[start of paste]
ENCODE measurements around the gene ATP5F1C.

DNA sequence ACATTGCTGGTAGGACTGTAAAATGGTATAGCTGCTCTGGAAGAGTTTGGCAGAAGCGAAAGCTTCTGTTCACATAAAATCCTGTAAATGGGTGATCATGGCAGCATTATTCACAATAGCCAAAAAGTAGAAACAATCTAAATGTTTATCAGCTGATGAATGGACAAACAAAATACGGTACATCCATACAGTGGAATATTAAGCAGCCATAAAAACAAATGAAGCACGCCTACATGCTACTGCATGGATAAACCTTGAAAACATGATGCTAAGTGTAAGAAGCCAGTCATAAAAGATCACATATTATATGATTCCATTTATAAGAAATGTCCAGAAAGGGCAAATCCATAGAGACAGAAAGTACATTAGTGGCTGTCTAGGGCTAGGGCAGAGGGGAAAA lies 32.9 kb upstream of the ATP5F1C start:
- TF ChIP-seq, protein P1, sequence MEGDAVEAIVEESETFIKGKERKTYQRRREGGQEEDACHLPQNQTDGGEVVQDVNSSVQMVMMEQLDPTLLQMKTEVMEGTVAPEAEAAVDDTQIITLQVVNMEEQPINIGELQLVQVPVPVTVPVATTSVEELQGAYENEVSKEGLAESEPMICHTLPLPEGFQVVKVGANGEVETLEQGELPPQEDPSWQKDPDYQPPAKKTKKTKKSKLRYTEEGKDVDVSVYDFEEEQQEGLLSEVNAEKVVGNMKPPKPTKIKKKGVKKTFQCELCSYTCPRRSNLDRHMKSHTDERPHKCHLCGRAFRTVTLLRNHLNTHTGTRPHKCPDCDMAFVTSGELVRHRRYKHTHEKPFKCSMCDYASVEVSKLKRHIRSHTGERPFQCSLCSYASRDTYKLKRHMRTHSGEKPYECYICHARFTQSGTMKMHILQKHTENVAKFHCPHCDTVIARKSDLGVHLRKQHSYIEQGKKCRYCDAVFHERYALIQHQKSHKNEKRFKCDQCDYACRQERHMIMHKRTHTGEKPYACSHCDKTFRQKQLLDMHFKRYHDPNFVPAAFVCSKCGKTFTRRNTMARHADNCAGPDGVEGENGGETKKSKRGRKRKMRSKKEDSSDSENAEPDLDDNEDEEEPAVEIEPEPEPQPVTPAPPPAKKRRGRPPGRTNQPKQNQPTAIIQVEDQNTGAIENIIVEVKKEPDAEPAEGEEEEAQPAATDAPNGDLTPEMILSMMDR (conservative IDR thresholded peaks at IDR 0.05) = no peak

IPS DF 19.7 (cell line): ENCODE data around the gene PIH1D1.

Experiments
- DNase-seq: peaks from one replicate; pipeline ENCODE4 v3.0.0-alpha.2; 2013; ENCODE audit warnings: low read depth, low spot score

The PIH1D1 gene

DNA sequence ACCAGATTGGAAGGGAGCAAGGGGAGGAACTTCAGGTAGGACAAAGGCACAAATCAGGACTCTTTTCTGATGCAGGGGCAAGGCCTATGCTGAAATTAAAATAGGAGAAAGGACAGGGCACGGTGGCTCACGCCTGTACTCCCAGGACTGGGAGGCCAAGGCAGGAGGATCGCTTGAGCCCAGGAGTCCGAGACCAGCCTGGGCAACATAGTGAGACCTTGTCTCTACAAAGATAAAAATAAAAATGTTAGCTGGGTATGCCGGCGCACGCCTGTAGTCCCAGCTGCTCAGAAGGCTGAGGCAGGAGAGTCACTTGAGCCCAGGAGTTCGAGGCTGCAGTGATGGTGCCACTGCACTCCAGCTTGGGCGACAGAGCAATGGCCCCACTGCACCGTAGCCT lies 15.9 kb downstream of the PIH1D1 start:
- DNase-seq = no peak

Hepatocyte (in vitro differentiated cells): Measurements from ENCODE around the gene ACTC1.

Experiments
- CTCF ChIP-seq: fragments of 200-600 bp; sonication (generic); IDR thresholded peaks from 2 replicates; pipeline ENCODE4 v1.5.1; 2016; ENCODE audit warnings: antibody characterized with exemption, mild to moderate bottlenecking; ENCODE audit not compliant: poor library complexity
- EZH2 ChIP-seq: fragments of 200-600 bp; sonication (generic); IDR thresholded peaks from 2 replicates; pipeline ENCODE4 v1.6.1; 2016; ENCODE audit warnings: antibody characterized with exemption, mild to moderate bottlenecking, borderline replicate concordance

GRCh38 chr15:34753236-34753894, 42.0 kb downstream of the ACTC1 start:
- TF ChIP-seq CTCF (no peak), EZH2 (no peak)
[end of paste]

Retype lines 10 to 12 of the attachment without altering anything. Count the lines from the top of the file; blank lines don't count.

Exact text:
Hepatocyte (in vitro differentiated cells): Measurements from ENCODE around the gene ACTC1.

Experiments
- CTCF ChIP-seq: fragments of 200-600 bp; sonication (generic); IDR thresholded peaks from 2 replicates; pipeline ENCODE4 v1.5.1; 2016; ENCODE audit warnings: antibody characterized with exemption, mild to moderate bottlenecking; ENCODE audit not compliant: poor library complexity